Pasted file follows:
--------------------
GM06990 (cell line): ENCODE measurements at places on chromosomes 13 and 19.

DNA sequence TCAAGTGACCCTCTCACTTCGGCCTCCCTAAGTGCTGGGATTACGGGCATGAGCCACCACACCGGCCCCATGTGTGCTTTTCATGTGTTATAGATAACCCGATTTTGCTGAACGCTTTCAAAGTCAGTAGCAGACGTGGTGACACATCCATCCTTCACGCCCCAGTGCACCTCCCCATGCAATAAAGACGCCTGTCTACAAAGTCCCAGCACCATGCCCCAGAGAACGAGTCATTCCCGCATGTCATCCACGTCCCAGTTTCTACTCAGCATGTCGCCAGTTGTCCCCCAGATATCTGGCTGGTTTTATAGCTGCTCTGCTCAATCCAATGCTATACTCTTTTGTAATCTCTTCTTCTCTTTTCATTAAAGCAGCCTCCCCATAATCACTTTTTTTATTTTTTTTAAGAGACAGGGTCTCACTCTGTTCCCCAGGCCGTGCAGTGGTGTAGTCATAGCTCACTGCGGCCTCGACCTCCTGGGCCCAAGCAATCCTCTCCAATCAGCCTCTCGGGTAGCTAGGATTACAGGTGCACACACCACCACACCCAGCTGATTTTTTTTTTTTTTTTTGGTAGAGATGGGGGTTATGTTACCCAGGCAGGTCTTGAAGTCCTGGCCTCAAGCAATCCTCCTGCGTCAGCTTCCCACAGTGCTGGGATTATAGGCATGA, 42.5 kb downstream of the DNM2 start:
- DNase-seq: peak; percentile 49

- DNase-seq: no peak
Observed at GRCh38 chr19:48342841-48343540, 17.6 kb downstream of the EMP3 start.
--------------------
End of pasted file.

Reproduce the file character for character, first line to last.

GM06990 (cell line): ENCODE measurements at places on chromosomes 13 and 19.

DNA sequence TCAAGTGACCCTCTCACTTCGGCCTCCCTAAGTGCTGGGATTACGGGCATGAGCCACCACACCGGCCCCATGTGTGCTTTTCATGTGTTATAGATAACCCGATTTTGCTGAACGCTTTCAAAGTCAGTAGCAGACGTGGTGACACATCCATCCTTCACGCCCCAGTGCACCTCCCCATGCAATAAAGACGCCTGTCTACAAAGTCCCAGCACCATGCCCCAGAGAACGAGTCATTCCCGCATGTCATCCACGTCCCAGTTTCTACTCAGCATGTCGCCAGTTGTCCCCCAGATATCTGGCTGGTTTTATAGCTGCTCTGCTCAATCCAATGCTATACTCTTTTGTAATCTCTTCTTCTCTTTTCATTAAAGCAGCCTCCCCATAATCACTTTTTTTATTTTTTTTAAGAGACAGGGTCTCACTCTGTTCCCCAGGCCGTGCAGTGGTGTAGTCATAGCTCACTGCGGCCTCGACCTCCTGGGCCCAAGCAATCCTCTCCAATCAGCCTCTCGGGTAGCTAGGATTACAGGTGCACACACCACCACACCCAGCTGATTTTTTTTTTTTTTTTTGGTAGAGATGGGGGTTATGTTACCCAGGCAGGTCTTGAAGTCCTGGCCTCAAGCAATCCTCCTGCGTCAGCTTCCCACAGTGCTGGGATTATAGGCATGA, 42.5 kb downstream of the DNM2 start:
- DNase-seq: peak; percentile 49

- DNase-seq: no peak
Observed at GRCh38 chr19:48342841-48343540, 17.6 kb downstream of the EMP3 start.